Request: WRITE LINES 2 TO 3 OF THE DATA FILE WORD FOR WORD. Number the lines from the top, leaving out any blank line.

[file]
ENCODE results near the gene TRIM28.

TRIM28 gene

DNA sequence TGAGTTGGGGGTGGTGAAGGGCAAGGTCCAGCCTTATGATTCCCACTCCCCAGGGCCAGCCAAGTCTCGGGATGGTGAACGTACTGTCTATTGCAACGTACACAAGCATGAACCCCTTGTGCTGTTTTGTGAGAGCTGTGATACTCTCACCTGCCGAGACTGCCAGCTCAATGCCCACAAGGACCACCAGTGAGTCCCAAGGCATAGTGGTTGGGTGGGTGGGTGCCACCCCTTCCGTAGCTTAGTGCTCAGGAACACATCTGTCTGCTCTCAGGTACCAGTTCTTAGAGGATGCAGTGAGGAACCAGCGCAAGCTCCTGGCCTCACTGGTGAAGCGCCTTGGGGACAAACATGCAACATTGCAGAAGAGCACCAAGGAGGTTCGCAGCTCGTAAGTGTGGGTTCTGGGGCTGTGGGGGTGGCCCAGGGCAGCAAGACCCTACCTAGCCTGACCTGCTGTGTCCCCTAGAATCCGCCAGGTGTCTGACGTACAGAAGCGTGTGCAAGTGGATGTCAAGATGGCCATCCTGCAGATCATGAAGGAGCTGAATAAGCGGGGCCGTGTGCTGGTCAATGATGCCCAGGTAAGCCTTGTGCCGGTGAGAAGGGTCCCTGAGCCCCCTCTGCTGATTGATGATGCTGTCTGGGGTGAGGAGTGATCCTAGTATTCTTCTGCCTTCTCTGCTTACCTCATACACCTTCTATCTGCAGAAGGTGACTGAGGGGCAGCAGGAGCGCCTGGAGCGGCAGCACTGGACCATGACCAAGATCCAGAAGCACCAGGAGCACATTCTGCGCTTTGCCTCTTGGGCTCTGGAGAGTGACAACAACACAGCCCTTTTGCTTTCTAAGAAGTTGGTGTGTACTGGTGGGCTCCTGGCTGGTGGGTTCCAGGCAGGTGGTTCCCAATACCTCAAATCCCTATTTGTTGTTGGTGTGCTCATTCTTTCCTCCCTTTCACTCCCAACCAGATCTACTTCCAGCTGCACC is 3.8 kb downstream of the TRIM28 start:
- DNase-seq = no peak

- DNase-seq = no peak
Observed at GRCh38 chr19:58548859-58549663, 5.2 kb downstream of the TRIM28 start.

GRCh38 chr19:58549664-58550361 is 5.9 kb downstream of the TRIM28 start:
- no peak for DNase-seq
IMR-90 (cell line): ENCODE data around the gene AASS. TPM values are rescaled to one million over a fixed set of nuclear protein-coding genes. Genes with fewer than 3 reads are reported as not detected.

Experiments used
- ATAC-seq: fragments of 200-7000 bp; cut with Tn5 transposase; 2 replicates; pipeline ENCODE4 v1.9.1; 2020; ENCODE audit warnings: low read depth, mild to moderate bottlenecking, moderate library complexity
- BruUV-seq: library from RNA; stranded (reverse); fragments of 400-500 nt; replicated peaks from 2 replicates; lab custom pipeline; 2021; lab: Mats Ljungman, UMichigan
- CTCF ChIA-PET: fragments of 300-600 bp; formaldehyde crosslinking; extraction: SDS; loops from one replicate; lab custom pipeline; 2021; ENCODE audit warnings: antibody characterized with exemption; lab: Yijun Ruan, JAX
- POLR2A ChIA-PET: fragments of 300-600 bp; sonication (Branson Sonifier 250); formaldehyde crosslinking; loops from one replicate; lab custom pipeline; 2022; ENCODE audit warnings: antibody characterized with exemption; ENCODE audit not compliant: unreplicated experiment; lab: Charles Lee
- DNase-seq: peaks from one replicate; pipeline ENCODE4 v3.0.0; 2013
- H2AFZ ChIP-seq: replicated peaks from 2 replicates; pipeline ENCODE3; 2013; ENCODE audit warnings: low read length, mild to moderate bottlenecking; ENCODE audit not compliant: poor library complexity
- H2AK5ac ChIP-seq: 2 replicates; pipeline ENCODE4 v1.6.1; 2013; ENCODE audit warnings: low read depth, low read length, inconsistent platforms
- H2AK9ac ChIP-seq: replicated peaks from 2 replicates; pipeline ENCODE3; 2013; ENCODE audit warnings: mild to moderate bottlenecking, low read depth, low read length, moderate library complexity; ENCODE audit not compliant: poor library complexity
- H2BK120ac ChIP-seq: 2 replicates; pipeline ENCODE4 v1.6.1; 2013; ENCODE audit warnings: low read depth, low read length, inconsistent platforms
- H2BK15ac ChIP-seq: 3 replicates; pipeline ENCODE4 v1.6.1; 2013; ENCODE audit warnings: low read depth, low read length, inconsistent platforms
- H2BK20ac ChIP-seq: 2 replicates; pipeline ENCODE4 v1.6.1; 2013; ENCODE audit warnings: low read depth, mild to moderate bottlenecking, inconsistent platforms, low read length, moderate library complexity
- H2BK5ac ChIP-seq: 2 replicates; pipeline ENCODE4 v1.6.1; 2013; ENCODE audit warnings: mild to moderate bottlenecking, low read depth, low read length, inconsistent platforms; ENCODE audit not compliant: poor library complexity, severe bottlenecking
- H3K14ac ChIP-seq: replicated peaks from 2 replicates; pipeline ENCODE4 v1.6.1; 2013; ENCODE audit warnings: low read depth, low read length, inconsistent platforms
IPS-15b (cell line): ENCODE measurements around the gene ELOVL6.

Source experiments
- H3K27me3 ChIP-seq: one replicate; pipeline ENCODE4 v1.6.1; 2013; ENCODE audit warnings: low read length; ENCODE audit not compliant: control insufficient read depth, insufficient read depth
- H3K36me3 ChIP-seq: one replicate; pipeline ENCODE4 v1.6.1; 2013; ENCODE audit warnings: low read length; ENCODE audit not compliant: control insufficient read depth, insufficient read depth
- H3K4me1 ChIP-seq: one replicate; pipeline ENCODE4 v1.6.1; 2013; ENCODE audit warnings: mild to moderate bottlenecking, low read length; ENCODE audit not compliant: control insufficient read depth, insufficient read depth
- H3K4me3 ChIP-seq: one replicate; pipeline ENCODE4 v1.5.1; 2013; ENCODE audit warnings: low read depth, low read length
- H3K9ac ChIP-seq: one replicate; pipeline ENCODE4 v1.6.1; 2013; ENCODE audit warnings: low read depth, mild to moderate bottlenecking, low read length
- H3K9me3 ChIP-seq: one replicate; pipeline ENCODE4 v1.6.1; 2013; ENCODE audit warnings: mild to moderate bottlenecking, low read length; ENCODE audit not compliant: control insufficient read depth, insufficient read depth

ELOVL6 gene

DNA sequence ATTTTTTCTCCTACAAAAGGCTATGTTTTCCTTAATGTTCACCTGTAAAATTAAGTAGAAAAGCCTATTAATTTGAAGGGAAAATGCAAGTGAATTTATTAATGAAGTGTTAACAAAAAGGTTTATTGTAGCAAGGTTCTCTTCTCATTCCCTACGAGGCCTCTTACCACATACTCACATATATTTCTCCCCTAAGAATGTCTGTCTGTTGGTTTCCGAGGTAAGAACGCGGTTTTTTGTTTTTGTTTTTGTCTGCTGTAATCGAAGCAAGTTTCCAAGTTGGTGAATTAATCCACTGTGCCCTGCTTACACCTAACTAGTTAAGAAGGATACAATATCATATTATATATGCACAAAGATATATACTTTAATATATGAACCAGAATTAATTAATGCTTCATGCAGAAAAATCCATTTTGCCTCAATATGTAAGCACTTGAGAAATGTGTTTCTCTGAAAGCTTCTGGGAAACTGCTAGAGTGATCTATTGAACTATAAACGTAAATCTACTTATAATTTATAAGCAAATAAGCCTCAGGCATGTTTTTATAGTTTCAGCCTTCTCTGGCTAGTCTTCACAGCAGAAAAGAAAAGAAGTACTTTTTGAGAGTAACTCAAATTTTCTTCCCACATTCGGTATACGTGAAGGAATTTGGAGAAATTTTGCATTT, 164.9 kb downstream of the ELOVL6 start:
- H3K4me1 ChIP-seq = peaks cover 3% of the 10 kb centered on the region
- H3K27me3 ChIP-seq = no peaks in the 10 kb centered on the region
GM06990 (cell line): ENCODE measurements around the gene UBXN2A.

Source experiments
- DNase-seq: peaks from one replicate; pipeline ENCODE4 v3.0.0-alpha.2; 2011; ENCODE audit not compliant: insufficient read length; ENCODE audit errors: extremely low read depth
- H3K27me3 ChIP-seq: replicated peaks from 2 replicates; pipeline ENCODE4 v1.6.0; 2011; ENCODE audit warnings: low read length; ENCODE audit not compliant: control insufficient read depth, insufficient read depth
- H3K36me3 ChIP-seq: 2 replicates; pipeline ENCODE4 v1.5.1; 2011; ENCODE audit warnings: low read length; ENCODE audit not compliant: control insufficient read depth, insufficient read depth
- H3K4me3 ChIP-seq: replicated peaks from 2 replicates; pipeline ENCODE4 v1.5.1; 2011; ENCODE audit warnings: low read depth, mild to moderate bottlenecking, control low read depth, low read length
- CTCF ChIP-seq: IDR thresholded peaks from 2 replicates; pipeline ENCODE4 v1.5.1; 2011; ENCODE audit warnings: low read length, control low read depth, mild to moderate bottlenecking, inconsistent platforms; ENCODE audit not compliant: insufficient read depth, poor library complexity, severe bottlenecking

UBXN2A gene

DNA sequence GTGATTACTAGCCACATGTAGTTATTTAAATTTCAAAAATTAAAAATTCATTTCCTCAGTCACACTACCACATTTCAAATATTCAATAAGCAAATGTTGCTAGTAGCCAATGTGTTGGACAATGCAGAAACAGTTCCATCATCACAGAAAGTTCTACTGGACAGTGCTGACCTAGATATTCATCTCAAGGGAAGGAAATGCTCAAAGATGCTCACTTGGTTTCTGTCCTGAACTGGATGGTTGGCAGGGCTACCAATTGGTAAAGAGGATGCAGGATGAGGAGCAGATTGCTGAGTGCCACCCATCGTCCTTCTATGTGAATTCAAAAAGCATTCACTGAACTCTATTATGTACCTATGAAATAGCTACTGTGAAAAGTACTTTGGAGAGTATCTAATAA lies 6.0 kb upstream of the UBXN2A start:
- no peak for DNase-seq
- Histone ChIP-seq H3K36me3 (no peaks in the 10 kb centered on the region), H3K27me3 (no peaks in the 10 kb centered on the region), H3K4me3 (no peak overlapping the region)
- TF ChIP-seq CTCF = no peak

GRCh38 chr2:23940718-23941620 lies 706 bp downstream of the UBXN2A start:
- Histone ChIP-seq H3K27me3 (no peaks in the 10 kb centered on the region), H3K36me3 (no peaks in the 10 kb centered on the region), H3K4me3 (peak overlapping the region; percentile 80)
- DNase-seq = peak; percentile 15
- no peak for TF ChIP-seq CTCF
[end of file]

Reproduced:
TRIM28 gene

DNA sequence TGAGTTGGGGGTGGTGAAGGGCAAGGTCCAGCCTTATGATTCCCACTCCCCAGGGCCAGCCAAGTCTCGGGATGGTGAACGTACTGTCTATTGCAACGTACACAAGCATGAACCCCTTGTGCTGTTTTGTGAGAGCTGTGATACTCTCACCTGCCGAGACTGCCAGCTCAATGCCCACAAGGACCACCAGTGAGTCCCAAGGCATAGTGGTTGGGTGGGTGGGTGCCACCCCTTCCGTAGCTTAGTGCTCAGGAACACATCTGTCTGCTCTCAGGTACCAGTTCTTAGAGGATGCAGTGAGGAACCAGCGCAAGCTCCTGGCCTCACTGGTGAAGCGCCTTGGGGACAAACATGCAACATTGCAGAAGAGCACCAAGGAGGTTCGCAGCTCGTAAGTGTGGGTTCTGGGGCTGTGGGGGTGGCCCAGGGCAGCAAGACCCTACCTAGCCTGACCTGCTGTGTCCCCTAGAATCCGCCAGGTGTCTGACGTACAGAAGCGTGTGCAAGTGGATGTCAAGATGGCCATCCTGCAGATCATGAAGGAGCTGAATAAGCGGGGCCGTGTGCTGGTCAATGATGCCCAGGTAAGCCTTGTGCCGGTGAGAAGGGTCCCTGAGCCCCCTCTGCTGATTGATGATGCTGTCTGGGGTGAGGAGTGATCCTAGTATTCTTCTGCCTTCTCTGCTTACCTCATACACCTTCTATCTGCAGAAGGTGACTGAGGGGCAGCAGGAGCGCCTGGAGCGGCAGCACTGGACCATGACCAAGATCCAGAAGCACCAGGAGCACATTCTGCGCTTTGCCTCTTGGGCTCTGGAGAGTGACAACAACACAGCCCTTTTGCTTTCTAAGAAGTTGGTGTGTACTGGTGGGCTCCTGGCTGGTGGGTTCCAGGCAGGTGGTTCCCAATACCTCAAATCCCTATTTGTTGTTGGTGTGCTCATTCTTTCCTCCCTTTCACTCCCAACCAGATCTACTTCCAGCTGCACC is 3.8 kb downstream of the TRIM28 start: